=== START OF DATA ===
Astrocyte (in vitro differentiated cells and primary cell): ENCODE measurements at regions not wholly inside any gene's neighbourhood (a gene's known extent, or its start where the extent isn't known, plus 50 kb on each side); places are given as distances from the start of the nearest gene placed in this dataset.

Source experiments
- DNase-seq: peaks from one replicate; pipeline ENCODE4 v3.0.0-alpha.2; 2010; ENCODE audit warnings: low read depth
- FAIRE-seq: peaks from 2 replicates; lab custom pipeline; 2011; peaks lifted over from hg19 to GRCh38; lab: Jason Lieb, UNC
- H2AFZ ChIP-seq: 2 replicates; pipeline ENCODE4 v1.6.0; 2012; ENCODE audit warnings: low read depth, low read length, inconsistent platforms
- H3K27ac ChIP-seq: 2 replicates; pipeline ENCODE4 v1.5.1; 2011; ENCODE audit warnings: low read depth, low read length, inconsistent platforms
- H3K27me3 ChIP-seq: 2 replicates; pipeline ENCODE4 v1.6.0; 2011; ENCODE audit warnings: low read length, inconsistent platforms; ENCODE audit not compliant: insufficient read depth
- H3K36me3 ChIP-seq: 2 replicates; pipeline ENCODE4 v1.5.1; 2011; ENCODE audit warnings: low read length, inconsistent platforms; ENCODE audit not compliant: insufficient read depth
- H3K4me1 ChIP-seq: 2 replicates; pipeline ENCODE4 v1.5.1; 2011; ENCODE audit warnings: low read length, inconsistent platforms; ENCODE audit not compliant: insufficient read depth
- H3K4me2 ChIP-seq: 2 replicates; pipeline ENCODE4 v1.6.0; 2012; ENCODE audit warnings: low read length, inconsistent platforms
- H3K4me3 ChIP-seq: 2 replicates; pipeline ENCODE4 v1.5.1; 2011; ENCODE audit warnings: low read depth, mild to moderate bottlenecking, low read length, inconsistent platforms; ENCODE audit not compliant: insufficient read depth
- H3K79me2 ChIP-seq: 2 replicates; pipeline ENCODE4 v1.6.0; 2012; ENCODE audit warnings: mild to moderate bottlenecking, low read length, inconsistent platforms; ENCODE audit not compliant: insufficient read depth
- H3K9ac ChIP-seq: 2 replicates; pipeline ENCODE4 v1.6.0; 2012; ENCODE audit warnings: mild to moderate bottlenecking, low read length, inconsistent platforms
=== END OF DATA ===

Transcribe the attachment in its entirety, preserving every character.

Astrocyte (in vitro differentiated cells and primary cell): ENCODE measurements at regions not wholly inside any gene's neighbourhood (a gene's known extent, or its start where the extent isn't known, plus 50 kb on each side); places are given as distances from the start of the nearest gene placed in this dataset.

Source experiments
- DNase-seq: peaks from one replicate; pipeline ENCODE4 v3.0.0-alpha.2; 2010; ENCODE audit warnings: low read depth
- FAIRE-seq: peaks from 2 replicates; lab custom pipeline; 2011; peaks lifted over from hg19 to GRCh38; lab: Jason Lieb, UNC
- H2AFZ ChIP-seq: 2 replicates; pipeline ENCODE4 v1.6.0; 2012; ENCODE audit warnings: low read depth, low read length, inconsistent platforms
- H3K27ac ChIP-seq: 2 replicates; pipeline ENCODE4 v1.5.1; 2011; ENCODE audit warnings: low read depth, low read length, inconsistent platforms
- H3K27me3 ChIP-seq: 2 replicates; pipeline ENCODE4 v1.6.0; 2011; ENCODE audit warnings: low read length, inconsistent platforms; ENCODE audit not compliant: insufficient read depth
- H3K36me3 ChIP-seq: 2 replicates; pipeline ENCODE4 v1.5.1; 2011; ENCODE audit warnings: low read length, inconsistent platforms; ENCODE audit not compliant: insufficient read depth
- H3K4me1 ChIP-seq: 2 replicates; pipeline ENCODE4 v1.5.1; 2011; ENCODE audit warnings: low read length, inconsistent platforms; ENCODE audit not compliant: insufficient read depth
- H3K4me2 ChIP-seq: 2 replicates; pipeline ENCODE4 v1.6.0; 2012; ENCODE audit warnings: low read length, inconsistent platforms
- H3K4me3 ChIP-seq: 2 replicates; pipeline ENCODE4 v1.5.1; 2011; ENCODE audit warnings: low read depth, mild to moderate bottlenecking, low read length, inconsistent platforms; ENCODE audit not compliant: insufficient read depth
- H3K79me2 ChIP-seq: 2 replicates; pipeline ENCODE4 v1.6.0; 2012; ENCODE audit warnings: mild to moderate bottlenecking, low read length, inconsistent platforms; ENCODE audit not compliant: insufficient read depth
- H3K9ac ChIP-seq: 2 replicates; pipeline ENCODE4 v1.6.0; 2012; ENCODE audit warnings: mild to moderate bottlenecking, low read length, inconsistent platforms